In recent times, the phrase ’personalised medicine’ has become the symbol of medical progress and a label for better health care in the future. However, a controversial debate has developed around whether these promises of better, more personal and more cost-efficient medicine are realistic. This book brings together leading researchers from across Europe and North America, from both normative and empirical disciplines, who take a more critical view of the often encountered hype associated with personalised medicine. Partially drawing on a four year collaborative research project funded by the German Ministry for Education and Research, the book presents a multidisciplinary debate on the current state of research on the ethical, legal and social implications of personalised medicine. At a time when future health care is a topic of much discussion, this book provides valuable policy recommendations for the way forward. This study will be of interest to researchers from various disciplines including philosophy, bioethics, law and social sciences.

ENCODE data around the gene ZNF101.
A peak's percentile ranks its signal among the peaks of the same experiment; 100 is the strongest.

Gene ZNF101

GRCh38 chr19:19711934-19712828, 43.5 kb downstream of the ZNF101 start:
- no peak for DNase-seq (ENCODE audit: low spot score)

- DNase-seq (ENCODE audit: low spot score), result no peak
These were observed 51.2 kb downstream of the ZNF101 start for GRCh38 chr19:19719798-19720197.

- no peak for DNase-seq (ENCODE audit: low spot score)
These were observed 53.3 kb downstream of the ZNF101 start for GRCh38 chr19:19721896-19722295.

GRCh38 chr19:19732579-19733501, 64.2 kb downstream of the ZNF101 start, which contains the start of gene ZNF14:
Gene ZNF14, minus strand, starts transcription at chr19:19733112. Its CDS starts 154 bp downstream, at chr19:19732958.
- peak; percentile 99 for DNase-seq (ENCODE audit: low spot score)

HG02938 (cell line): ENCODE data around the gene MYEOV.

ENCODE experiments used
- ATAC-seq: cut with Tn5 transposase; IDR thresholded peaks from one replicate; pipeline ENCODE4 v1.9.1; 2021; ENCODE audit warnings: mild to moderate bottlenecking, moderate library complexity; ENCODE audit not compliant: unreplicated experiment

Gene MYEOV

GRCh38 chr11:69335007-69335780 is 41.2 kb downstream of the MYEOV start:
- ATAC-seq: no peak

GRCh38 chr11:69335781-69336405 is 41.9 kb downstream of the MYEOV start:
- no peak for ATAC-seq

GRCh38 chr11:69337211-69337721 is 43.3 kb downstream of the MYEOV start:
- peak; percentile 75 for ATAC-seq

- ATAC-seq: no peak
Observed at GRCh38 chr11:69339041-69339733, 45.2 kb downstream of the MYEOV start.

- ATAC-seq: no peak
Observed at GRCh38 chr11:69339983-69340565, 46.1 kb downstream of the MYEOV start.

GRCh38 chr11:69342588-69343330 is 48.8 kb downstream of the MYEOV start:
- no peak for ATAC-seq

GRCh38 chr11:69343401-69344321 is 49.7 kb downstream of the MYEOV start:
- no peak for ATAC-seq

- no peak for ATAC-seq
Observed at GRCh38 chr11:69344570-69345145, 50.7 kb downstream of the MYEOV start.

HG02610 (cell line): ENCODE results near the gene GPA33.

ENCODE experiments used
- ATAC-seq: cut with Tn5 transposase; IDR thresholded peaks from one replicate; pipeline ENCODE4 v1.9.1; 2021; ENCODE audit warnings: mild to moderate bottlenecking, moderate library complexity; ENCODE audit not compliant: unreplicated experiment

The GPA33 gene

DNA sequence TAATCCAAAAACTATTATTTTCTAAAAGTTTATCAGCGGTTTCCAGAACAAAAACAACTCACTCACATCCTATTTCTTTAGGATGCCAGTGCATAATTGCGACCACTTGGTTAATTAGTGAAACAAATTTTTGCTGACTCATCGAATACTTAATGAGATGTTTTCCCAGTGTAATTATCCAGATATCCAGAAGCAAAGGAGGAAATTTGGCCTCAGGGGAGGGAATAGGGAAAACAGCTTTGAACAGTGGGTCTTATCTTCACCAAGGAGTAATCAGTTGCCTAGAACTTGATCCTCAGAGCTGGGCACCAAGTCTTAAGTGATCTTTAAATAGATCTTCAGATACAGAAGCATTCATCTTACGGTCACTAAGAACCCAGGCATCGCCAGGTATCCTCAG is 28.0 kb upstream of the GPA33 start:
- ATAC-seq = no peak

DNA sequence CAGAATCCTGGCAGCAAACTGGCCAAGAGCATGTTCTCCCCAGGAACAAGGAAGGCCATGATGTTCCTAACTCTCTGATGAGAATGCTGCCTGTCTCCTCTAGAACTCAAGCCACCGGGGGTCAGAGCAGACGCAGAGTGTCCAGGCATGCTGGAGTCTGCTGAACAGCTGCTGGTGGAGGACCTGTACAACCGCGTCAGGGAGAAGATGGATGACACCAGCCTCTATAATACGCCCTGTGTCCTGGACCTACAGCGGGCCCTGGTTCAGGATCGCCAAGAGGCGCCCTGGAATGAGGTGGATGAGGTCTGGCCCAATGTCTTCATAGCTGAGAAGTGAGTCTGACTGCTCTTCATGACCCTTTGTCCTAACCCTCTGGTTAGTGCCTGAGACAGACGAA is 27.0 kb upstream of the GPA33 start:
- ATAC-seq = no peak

Jochen Vollmann M.D. Ph.D. is Professor and Director at the Institute for Medical Ethics and History of Medicine and Chair of the Centre for Medical Ethics, Ruhr-University Bochum, Germany. Professor Vollmann’s research interests include informed consent and capacity assessment, mental health ethics, end-of-life decision making, advance directives, personalised medicine, medical professionalism, clinical ethics committees, and clinical ethics consultation. Verena Sandow MA. is a researcher in medical ethics and applied ethics at the Institute for Medical Ethics and History of Medicine, Ruhr-University Bochum, Germany. She works in the field of human medical research and research ethics. Sebastian WÃ¤scher MA. is a researcher in medical ethics, with a focus on social science aspects at the Institute for Medical Ethics and History of Medicine, Ruhr-University Bochum, Germany. His research interests are questions at the end of life, empirical ethics, personalised medicine and qualitative research methodology. Jan Schildmann M.D. MA. is a medical ethicist and physician. He is researcher at the Institute for Medical Ethics and History of Medicine, Ruhr-University Bochum, Germany. His research covers topics in clinical ethics (i.e. end-of-life decisions, ethics support services), research ethics (i.e. personalised medicine, conflict of interest) and methodological aspects of empirical medical ethics.